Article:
In this study, patients using an electronic application focused on medications within a PHR had greater concordance between documented and patient-reported medication regimens and fewer unexplained discrepancies with potential for severe harm. There was no difference in the total number of preventable or ameliorable ADEs or in the duration of ameliorable ADEs.
We believe that the PG Medications Module encouraged patients to review their medication regimen as displayed in the ambulatory EHR and note discrepancies, and it activated PCPs to update the medication list. The results of the survey suggest that it may also have led to discussions about medication adherence and potential side effects. The intervention seemed particularly effective at decreasing unexplained discrepancies with potential for severe harm, perhaps because these caught the attention of PCPs and led to action.
On the other hand, some intervention patients still experienced potentially harmful medication discrepancies (0.24 per patient in the intervention arm). That 71% of eligible patients submitted a medications eJournal suggests that it was generally well accepted, but further improvements in usability might have increased that rate. We know that PCPs and practice staff did not open medications eJournals in 23% of cases, and they may not have accurately documented all they discussed with patients. Practices were expected to use the module when they signed up for the Prepare for Care study, but this decision was made by practice leaders with variable buy-in from individual providers. PCPs were trained in the use of the module and were encouraged to use it, but in the end, use was left to provider discretion. The module was designed to integrate with provider workflow (eg, automatically appearing instead of the usual medications screen when an eJournal had been submitted), but apparently some PCPs never opened a medications screen at all during some visits (eg, only opening the note-writing screen and importing the medication list into their note). Also, to our knowledge, the module was rarely used by other practice staff.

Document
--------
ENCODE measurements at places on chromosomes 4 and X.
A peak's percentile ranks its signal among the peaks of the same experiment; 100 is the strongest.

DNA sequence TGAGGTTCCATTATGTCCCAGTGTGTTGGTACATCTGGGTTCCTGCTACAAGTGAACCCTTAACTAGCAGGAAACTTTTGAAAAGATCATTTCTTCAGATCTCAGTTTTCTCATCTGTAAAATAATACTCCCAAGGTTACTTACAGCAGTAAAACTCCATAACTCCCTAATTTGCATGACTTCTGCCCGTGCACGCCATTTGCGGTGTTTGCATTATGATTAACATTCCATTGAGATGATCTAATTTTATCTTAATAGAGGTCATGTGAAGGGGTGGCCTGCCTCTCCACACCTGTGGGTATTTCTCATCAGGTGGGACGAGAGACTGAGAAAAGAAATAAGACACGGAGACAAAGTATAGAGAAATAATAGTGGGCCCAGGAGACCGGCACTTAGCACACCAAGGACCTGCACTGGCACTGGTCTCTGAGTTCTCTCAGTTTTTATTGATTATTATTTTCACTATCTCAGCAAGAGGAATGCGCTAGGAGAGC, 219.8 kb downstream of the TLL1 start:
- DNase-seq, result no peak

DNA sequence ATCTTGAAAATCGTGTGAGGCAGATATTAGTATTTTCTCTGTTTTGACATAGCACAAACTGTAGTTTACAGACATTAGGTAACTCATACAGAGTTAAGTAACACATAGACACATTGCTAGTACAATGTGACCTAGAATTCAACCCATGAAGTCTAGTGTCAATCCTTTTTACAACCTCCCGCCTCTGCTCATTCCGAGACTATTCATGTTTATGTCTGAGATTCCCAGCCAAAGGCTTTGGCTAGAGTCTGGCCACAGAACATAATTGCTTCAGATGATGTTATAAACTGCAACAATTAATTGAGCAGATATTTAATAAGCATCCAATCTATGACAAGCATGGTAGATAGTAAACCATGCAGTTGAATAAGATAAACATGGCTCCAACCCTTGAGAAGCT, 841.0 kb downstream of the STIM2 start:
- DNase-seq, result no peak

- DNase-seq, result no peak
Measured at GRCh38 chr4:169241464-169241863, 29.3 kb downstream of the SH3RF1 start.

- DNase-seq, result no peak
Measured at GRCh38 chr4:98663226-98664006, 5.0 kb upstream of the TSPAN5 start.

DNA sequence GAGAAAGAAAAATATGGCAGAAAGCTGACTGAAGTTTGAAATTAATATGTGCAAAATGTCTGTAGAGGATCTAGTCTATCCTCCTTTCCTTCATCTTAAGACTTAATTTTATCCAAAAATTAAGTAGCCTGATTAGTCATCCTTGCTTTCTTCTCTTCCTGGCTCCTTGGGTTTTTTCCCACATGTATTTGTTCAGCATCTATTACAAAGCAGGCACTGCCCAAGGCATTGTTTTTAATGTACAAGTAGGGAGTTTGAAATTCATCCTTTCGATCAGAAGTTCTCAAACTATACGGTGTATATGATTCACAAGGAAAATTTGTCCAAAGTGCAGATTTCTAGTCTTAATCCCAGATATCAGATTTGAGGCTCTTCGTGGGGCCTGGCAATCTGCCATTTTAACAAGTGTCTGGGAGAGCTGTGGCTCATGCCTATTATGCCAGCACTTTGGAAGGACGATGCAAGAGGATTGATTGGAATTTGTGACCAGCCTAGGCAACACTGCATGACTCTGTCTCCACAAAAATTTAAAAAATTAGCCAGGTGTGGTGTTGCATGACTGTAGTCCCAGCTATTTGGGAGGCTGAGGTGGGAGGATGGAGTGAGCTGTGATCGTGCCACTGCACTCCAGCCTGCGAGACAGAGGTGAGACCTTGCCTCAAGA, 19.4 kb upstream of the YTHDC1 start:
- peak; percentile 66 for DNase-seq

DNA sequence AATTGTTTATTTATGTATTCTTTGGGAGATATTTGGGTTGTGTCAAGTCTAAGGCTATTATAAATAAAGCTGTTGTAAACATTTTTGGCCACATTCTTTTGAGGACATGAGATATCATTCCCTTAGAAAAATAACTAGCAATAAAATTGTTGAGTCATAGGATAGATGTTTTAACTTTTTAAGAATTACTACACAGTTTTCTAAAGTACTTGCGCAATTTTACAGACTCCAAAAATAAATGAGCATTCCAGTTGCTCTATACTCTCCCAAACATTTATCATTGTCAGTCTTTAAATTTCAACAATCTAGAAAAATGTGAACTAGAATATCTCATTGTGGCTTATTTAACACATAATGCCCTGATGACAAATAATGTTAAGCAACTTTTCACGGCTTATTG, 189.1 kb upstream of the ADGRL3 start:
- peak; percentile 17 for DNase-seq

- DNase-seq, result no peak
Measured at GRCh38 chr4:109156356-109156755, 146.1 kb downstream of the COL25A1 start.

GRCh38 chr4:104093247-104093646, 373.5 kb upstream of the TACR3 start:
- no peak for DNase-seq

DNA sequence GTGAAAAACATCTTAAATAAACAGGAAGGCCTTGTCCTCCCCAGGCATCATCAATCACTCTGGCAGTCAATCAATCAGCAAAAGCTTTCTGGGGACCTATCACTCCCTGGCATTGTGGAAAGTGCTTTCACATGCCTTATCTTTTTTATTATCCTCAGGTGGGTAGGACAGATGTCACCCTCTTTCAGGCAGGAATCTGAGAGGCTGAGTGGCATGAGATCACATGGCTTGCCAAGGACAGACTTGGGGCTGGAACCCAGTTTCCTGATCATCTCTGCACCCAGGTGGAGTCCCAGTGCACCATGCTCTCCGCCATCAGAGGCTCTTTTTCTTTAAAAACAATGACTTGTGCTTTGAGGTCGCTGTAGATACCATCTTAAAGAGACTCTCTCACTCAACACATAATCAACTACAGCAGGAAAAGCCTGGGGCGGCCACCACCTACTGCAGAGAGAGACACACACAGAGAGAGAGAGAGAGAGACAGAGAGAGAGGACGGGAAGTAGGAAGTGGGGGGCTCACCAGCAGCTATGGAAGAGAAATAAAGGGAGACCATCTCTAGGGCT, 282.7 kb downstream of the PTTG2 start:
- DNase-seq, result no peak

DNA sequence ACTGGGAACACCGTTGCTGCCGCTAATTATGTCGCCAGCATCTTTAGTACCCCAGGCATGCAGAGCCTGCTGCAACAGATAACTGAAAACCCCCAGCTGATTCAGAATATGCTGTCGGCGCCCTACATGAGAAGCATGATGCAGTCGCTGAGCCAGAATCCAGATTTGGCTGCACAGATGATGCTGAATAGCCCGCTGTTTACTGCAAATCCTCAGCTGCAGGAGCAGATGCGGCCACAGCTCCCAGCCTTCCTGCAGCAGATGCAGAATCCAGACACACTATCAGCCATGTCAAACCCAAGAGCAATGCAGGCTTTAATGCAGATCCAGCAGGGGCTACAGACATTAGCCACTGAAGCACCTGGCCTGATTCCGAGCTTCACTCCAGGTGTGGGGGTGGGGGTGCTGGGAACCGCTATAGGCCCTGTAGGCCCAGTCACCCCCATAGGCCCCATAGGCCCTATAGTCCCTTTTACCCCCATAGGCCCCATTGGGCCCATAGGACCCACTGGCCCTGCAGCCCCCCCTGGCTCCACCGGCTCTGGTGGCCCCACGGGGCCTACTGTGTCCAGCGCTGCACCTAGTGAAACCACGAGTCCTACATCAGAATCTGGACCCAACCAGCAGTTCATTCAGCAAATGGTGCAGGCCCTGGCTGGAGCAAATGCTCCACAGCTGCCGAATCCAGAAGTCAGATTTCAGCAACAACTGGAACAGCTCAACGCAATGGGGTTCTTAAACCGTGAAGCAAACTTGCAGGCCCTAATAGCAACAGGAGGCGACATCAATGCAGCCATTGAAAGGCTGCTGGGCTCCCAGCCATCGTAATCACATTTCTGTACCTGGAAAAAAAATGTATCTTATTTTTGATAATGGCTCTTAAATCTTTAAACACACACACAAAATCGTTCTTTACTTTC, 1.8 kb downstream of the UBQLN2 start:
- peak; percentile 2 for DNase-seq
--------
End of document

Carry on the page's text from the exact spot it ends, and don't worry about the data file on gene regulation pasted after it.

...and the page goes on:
We were not surprised that the total number of preventable ADEs did not differ in the two study arms. Only a small number of ADEs were judged to be completely preventable (1.5% of all ADEs in this study), and causes are often multifactorial, requiring multi-faceted interventions. More feasible is decreasing the duration of ameliorable ADEs, but because only a proportion of ADEs in this study were ameliorable (58%), the study was likely under-powered to detect a difference.
Most EHR-connected PHRs facilitate patient–provider communication, completion of administrative tasks, and sharing of portions of the EHR with patients. Studies of such PHRs have shown effects on patient–physician collaboration18
and patient access to care.19
Studies of other interventions of ambulatory medication safety have focused on pharmacist interventions and mostly provider-centric health information technology (HIT) tools such as e-prescribing.20
To our knowledge, this study is one of the few examples of a patient-centric HIT tool focused on improving medication safety and one of the only successful ones.
This study has several limitations. First, it should be emphasized that this was an on-treatment analysis that evaluated a small proportion of patients compared with the over 120 000 patients theoretically eligible to participate in this study. To estimate the effect in all patients, the 9% absolute difference in the discordance rate should at least be multiplied by the 71% adherence rate (those who actually submitted a medications eJournal), that is, 6.4%. Because adherence might be less among the 82% of patients who had a PG account but chose not to participate in the study, the actual effect size would likely be smaller than that. Finally, this intervention was only effective among active PG users. At the time of the study, the rate of PG use was 18%. As of March 2011, with marketing and time, the rate was 35% and continues to increase.